When Time magazine selected its “Person of the Year” last month, my first thought was, “ Time gets it.”
By naming “all Internet users” as its collective person of the year, the publication acknowledged that individuals do make a difference.
While this honor typically is reserved for a personality that has impacted millions of people worldwide, Time bent its own rules and bestowed the title upon a group.
More specifically, the highly anticipated issue, which hit newsstands on Dec. 18, 2006, credited anyone who used or created Web content as its winner. (To personalize the experience, the cover featured a computer. The monitor was a mirror that displayed the reader’s reflection.)
To me, this article speaks volumes. It touts the importance of individuals, rather than organizations. In retail, this concept is called consumer-centricity.
By using consumer data to tailor assortments, create competitive pricing and deliver innovative products, retailers are positioned to strengthen their brand in a competitive landscape. However this cannot happen if retailers continue to regard their shopper information as mere statistics.
Instead, it is time to get personal.
“Engaging customers as strategic partners is the final piece in the management framework,” Jim Goodnight, CEO, SAS, Cary, N.C., said during the company’s recent user conference, Better Management Live!, in Las Vegas. “Companies that follow the lead of Wall Street are making decisions that do not benefit customers. It is time for a change.”
Salisbury, N.C.-based Food Lion understands this concept well. When launching its new concept brand, Bloom, Food Lion wanted to build a brand based on unique technologies, quality merchandise and superior customer service.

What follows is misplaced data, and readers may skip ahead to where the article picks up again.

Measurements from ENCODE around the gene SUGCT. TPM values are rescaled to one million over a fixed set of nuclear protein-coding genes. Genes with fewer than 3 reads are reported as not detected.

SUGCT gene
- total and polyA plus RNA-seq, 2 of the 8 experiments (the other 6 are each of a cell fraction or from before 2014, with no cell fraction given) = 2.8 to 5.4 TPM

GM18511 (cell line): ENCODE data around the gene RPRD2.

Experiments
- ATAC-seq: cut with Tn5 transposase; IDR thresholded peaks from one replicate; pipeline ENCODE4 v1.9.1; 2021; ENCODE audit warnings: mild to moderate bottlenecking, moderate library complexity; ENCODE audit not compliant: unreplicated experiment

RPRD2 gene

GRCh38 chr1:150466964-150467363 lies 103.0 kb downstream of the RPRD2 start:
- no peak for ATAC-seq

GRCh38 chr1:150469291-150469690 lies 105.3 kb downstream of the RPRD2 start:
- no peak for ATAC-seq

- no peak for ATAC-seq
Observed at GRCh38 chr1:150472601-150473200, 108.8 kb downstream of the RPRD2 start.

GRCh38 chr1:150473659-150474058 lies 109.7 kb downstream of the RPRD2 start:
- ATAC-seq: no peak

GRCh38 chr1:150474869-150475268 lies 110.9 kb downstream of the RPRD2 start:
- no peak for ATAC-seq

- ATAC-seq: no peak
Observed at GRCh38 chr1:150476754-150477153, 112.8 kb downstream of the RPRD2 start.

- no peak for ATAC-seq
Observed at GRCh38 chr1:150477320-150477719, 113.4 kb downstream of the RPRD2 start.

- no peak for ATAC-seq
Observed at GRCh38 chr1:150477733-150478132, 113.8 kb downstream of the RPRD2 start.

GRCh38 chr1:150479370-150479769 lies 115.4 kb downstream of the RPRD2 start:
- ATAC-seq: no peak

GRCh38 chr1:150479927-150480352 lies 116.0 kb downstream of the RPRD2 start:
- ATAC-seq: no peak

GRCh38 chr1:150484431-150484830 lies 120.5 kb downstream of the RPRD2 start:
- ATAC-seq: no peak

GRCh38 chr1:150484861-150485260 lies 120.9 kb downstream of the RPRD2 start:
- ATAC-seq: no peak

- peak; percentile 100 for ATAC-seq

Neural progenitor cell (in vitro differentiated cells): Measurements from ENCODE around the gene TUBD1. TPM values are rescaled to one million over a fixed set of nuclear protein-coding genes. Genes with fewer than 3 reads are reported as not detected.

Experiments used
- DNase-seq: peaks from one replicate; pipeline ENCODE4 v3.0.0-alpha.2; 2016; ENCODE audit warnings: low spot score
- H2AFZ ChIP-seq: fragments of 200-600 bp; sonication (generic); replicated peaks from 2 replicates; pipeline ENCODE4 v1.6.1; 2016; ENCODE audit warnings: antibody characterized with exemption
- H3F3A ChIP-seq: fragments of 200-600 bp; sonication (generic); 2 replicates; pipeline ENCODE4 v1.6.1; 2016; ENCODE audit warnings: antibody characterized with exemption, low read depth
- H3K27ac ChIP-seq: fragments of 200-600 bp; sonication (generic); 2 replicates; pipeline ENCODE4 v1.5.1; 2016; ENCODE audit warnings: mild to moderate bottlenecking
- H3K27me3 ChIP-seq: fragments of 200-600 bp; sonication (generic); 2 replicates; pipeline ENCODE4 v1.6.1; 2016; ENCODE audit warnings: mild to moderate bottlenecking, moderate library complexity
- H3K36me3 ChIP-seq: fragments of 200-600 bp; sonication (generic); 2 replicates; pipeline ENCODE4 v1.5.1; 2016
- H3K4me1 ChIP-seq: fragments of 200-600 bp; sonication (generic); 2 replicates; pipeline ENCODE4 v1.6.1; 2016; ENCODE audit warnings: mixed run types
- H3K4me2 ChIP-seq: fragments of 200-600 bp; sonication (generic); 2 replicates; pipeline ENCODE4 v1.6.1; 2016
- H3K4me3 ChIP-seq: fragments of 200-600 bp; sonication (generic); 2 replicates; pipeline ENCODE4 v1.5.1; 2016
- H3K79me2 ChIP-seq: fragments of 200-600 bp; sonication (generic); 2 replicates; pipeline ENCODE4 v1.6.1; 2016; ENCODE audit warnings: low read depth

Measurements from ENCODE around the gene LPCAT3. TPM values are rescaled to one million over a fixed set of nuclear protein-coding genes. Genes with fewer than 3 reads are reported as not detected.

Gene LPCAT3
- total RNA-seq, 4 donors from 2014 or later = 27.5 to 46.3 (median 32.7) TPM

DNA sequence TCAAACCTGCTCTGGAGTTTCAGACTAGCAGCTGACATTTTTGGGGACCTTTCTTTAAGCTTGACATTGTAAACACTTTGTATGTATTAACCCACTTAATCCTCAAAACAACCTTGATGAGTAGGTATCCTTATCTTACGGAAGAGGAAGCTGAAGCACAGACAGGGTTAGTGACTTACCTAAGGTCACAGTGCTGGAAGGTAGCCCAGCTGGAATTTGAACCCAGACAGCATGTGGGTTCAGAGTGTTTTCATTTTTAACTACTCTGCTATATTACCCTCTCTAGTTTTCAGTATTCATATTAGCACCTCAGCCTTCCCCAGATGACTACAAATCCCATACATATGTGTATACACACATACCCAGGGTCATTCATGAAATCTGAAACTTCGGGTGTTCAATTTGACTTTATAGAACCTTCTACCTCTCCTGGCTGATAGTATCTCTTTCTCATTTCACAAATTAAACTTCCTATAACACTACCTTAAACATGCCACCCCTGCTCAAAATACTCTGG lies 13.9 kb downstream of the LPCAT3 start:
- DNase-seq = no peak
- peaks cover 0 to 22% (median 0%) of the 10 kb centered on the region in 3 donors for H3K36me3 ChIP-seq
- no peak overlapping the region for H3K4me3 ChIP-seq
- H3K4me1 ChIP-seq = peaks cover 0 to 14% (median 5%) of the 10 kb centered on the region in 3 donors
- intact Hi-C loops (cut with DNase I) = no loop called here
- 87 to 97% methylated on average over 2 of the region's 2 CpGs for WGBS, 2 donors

To assure it hit the mark, the chain went straight to the source. Feedback from its current and potential customer base helped Food Lion bring the concept to fruition.
“If we didn’t acknowledge customers’ needs and ideas, our mission could not be successful,” Susie McIntosh-Hinton, formerly Bloom’s concept creator for IT, said at a past Marketechnics convention sponsored by the Washington, D.C.-based Food Marketing Institute.
Focus groups are not the only way to gain this insight. Web-based surveys are a great way for consumers to share opinions about their shopping experience. And delivering surveys is just as easy: Chains can easily stream electronic questionnaires on Web-based kiosks, electronic payment terminals or corporate Web sites.
Gaining the feedback is only the first step, however. By merging the power of data mining, chains can unleash the creativity of their shoppers. This data is what will really bolster operations and expand customer relationships.
Yet, too many companies fail to tap this robust knowledge pool. But what is holding them back? Some cite fear. Others blame a lack of resources. Still others are afraid of a bruised ego.
Here is my two cents: Get over it. Chains that fail to collect and analyze all available information—even ideas from shoppers—are operating at a handicap.
Take a lesson from Time magazine. Consumer input may be just the ingredient a retailer needs to become “Chain of the Year” in its shoppers’ eyes.